Yet even after Hezbollah’s campaign in a war in Syria that has taken hundreds of thousands of lives, Brennan still subscribes to the myth of Hezbollah moderates. As his spokesman told the Washington Post last week in response to the Meyer piece,

Brennan’s argument was and remains that terrorist elements within such organizations—PLO, IRA, Hezbollah—need to be marginalized and ultimately eliminated by a combination of U.S.-led international pressure and the actions of the nonviolent and more politically motivated parts of the groups that see terrorism as counterproductive to their broader geo-strategic interests. He never advocated giving Hezbollah terrorists a pass. Rather, he believes they need to be strangled into near oblivion.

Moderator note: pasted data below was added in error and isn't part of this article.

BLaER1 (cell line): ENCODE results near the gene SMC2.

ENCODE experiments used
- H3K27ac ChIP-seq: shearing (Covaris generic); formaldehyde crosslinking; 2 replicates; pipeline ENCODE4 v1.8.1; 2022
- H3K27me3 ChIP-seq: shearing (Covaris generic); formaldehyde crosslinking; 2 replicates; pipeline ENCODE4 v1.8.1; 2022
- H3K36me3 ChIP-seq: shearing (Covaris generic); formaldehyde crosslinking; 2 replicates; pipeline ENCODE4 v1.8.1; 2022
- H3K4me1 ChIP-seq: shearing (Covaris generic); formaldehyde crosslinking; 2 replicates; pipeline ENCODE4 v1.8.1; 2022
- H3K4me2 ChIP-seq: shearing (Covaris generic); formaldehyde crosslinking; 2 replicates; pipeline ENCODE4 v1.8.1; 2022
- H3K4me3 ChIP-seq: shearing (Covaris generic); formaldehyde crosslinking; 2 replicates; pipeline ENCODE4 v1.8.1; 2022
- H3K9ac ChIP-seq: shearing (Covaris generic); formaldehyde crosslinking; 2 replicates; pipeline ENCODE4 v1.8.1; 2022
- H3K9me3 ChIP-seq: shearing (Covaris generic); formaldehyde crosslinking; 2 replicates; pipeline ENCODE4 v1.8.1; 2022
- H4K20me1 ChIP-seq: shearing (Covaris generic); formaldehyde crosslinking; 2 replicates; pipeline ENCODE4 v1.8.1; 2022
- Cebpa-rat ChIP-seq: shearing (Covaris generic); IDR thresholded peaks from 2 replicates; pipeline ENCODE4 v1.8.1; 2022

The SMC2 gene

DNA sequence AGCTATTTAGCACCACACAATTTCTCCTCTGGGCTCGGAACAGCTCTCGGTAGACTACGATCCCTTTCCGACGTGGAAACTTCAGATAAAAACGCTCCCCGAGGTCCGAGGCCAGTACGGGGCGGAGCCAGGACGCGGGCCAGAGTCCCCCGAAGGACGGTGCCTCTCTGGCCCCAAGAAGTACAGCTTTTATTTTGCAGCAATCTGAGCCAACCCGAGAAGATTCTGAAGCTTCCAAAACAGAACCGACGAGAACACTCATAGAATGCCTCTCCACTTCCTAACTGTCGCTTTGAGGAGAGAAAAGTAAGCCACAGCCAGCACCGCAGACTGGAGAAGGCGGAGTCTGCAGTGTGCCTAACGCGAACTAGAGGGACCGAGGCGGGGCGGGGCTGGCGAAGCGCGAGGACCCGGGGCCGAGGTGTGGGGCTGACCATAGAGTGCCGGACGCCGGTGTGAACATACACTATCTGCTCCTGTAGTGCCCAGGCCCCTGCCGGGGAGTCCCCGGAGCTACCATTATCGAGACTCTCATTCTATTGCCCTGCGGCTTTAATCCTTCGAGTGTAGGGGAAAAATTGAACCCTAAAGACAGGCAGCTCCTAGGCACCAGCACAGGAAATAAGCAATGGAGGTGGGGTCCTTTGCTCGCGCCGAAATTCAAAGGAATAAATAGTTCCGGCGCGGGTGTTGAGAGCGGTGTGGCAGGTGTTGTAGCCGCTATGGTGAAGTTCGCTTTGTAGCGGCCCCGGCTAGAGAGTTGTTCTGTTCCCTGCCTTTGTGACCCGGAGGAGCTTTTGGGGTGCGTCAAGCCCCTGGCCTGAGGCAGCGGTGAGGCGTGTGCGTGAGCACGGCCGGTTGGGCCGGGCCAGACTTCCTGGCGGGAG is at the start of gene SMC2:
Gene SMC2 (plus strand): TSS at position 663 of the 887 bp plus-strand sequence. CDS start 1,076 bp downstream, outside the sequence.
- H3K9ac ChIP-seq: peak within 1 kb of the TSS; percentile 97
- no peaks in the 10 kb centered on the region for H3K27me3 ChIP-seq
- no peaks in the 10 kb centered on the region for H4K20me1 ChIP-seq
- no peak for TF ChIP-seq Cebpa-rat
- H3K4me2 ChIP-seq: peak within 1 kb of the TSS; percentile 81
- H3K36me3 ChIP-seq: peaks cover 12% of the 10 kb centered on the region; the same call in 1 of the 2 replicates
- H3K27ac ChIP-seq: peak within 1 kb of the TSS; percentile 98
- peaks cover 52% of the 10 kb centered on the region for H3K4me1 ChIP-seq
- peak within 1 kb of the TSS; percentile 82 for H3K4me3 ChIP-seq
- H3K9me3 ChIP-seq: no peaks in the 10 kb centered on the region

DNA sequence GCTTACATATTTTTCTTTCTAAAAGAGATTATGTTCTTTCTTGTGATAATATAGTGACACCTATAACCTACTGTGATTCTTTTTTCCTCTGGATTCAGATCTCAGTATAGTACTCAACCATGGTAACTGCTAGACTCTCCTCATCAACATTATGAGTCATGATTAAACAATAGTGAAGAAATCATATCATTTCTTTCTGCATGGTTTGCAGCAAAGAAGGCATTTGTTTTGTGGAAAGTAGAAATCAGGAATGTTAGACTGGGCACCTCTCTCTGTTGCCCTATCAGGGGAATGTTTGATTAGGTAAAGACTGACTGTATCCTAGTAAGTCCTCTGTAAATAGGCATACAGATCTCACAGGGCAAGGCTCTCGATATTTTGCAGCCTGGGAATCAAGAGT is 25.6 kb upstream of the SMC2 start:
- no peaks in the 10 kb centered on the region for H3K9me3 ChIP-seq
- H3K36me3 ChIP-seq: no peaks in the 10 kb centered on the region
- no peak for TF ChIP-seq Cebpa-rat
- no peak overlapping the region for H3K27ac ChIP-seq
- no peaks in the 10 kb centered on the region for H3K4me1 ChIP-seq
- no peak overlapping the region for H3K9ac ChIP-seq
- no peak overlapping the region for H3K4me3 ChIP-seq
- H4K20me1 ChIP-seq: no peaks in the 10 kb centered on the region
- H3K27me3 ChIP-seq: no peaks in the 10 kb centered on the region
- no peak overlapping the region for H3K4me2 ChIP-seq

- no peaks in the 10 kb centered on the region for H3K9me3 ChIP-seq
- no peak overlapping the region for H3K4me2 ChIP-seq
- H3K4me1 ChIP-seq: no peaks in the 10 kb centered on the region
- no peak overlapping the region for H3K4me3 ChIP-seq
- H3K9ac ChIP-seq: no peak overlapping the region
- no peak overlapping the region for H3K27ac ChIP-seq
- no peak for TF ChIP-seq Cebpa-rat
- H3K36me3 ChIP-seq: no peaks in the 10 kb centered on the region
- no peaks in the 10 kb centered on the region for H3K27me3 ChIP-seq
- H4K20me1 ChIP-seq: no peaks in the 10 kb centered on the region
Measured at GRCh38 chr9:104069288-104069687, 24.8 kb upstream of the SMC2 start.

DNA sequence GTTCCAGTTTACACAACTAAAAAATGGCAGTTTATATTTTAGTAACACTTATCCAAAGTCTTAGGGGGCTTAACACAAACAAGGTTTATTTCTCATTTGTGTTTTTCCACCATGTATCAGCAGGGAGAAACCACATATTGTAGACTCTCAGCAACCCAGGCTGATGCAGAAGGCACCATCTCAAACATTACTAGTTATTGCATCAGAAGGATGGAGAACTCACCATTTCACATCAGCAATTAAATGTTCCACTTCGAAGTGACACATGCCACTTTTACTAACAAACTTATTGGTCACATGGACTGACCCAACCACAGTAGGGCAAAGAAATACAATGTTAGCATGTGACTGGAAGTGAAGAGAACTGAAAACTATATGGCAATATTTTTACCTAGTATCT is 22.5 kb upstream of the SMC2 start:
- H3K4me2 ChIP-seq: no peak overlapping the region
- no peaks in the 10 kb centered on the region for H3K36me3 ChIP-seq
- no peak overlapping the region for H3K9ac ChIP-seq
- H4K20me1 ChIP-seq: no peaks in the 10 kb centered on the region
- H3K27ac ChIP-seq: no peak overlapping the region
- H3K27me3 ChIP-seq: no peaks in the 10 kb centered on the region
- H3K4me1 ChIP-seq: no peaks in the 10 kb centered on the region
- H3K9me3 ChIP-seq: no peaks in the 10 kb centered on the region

Yet this is the very definition of giving Hezbollah “a pass.” If your policy is to imagine a split in a terrorist organization between good guys and bad guys for the purpose of further moderating the former, then you have to let the good guys walk–which is why it’s important to only strangle the bad guys into “near oblivion,” rather than, you know, oblivion. Killing their friends might make the “good guys” mad.

Why did the Obama administration refrain from targeting the Hezbollah drug lords, assassins, and procurers of chemical weapons that plotted against American citizens, allies, and interests? Because they were John Brennan’s moderates.